How the UAE could save $3bn by using blockchain

Already 80 per cent of public and private sector entities are using the technology in the UAE, according to a new report

FILE- In this Oct. 18, 2019 file photo, people enjoy a city skyline view with the World's tallest building Burj Khalifa, in Dubai, United Arab Emirates. The United States’ Gulf allies have pushed for hawkish policies by Washington to pressure, isolate and cripple Iran, but this high-stakes strategy is now being put to the test by the surprise U.S. killing of Iran’s most powerful military commander. As the region braces for what comes next, Saudi Arabia and the UAE are calling for de-escalation. (AP Photo/Kamran Jebreili, File)
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The UAE could save as much as $3 billion (Dh11bn) by implementing blockchain technology, according to a joint study by the Centre for the Fourth Industrial Revolution UAE, Dubai Future Foundation and the World Economic Forum.

Blockchain, a digital record-keeper secured using unique ‘fingerprints’, promises to have far-reaching implications for global trade and supply chains. Since 2016, the UAE government has been rolling out initiatives to harness the technology’s potential as a part of its digital transformation efforts. On the federal level, the UAE is aiming to have half of all government transactions conducted using blockchain by 2021. Already 80 per cent of public and private sector entities are using the technology, according to the report.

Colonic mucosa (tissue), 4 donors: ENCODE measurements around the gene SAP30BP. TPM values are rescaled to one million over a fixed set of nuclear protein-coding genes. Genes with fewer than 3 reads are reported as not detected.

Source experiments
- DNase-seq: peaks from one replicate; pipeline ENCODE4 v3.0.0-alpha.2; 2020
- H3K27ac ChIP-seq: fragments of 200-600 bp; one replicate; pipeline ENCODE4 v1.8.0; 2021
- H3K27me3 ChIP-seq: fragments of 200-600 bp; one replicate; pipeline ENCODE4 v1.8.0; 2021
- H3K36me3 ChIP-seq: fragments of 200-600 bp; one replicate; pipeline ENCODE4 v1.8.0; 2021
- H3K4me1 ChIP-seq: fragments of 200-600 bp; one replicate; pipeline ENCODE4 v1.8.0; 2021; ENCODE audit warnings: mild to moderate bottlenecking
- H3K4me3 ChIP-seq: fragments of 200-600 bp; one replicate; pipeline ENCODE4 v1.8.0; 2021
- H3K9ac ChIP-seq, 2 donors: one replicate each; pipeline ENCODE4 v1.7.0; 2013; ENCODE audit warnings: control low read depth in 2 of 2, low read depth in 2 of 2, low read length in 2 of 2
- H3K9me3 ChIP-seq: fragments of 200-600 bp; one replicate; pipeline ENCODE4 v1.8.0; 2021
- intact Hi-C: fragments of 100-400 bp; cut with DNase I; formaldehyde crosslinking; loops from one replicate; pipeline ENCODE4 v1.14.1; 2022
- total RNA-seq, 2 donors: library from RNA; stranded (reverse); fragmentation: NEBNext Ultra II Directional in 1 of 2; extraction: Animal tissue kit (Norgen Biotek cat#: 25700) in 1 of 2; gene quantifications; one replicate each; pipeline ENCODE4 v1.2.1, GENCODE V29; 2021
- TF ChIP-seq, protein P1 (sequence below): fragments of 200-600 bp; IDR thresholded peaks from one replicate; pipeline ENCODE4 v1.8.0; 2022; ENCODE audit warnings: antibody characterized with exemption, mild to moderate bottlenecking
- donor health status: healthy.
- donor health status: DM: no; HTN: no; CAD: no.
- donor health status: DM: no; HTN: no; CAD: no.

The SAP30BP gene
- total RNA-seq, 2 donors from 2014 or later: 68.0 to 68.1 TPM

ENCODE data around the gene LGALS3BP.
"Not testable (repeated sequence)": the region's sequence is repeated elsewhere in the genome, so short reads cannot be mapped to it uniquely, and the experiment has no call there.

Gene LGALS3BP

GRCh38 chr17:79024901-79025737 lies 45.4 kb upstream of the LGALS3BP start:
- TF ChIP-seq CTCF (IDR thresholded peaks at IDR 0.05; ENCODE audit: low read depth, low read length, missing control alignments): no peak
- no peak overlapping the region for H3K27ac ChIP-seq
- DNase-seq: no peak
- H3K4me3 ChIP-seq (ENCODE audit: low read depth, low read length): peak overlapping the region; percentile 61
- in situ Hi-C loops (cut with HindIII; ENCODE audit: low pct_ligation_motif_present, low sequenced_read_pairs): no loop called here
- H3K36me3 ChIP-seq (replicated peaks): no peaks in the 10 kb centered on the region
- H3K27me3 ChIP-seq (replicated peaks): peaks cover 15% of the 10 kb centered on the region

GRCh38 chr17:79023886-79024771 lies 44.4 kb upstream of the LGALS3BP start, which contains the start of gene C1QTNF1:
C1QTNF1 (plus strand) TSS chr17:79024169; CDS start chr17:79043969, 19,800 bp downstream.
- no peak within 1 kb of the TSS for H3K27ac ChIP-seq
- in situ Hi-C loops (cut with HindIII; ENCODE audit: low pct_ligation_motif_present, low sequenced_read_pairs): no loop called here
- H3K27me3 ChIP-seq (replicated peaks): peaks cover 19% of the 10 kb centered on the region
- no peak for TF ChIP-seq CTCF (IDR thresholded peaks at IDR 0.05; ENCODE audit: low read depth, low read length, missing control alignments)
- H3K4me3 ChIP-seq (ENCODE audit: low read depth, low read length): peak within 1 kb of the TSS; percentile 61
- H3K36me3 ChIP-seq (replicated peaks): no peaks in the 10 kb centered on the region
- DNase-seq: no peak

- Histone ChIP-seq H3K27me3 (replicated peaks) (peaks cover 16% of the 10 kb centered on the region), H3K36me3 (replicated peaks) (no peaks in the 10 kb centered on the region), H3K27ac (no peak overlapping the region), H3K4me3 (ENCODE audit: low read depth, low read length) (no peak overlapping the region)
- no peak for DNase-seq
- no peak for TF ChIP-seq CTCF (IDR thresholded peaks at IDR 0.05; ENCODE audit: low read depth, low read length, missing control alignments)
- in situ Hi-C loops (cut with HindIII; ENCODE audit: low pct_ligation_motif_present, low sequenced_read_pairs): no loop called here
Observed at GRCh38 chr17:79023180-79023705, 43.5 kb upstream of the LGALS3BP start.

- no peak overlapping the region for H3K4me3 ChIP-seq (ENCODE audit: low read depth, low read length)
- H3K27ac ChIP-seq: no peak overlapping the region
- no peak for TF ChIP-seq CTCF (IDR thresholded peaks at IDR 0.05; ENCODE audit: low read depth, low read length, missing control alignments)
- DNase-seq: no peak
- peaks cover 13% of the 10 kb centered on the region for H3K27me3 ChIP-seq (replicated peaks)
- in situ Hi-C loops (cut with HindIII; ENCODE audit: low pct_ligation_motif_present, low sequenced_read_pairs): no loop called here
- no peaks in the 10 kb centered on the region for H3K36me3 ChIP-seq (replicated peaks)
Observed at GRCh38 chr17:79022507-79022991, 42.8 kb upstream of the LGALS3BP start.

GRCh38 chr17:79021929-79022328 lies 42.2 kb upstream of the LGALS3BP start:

“These insights will help us develop the correct governance for blockchain, based on the specific needs from those deploying the technology,” Khalfan Belhoul, chief executive of the Dubai Future Foundation, said.

The cost savings, realised through greater operational efficiency, will also eliminate 398 million printed documents and 77 million work hours per year by relying on blockchain to process routine transactions.

Furthermore, as part of its efforts to analyse the local blockchain landscape, the Centre for the Fourth Industrial Revolution UAE surveyed more than 60 governmental and non-governmental entities across the country that are actively exploring or implementing blockchain. The purpose of the survey was to understand the current deployment phases in the ecosystem and the relevant challenges and key success factors associated with it.

A survey by the Centre for the Fourth Industrial Revolution UAE of people working in 60 UAE entities, both governmental and private sector, found that the public sector considers education the biggest hurdle to blockchain implementation, while the private sector’s chief concern is regulatory uncertainty. Technical factors for using blockchain were not a concern to those surveyed, the Centre found.

“The [Centre for the Fourth Industrial Revolution] UAE stems from a long-standing collaboration between the UAE and the World Economic Forum,” said Mirek Dusek, head of Middle East and North Africa, at the World Economic Forum. “The principles developed in the report will empower not only UAE’s and the region’s business and government entities, but will also drive meaningful collaborations with other countries that are part of the World Economic Forum’s Fourth Industrial Revolution Network.”

The Fourth Industrial Revolution refers to a new era in which technologies are quickly emerging and affecting the way we work and live in new and unanticipated ways.